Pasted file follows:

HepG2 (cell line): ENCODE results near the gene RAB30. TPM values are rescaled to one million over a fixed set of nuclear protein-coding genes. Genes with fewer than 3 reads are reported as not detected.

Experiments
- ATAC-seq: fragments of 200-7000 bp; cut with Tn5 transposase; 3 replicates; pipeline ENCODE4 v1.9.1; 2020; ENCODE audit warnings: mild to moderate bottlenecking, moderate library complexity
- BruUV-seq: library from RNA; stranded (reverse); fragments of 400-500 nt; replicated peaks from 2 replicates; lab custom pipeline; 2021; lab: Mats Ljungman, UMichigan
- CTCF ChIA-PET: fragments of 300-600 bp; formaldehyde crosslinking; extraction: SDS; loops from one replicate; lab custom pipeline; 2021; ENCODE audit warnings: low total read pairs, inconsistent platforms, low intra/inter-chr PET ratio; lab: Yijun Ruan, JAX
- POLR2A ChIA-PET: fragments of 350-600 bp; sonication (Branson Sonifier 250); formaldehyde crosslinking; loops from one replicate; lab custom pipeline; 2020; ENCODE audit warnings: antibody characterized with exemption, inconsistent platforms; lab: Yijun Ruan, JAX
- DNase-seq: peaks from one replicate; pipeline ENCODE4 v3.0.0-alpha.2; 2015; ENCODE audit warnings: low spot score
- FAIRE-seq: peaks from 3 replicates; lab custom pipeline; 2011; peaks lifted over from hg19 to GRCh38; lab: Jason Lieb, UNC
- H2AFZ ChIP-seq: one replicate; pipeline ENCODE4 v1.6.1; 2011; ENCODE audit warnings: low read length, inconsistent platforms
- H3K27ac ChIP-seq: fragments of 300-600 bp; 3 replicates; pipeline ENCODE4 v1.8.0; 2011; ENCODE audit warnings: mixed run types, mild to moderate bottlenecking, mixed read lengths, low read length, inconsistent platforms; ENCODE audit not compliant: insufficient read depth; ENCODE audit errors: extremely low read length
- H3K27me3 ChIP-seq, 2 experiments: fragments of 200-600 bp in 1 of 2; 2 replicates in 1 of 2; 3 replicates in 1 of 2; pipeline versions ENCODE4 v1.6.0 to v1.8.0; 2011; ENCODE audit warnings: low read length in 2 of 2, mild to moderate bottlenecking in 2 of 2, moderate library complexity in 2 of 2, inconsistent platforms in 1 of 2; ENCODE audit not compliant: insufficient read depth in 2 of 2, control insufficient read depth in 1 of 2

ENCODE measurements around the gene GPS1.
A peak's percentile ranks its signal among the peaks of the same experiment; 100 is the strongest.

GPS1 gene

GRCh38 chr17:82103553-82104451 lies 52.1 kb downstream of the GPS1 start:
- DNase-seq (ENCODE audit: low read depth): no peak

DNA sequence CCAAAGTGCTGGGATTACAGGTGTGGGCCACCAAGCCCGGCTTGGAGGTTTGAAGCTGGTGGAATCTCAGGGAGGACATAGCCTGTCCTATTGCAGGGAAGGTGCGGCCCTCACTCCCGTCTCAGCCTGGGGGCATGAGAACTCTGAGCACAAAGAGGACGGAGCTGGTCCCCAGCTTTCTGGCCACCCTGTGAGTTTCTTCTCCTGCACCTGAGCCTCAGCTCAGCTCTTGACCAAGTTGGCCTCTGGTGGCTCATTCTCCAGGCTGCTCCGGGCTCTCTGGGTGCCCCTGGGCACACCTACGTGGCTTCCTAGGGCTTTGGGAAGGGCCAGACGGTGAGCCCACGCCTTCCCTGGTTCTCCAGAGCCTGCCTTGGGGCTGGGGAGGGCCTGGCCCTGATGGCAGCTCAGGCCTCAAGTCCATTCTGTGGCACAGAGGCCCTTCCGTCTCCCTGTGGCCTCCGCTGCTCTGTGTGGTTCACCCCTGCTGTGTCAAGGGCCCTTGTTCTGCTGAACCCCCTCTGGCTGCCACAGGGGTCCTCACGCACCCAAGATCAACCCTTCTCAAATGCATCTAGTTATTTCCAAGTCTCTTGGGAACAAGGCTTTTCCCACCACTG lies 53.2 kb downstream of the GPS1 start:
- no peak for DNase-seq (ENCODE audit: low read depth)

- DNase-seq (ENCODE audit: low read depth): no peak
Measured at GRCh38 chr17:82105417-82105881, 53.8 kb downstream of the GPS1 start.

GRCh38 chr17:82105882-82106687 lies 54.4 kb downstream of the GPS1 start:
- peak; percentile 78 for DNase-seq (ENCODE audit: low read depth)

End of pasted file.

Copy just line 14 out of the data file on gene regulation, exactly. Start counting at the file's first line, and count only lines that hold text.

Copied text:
GPS1 gene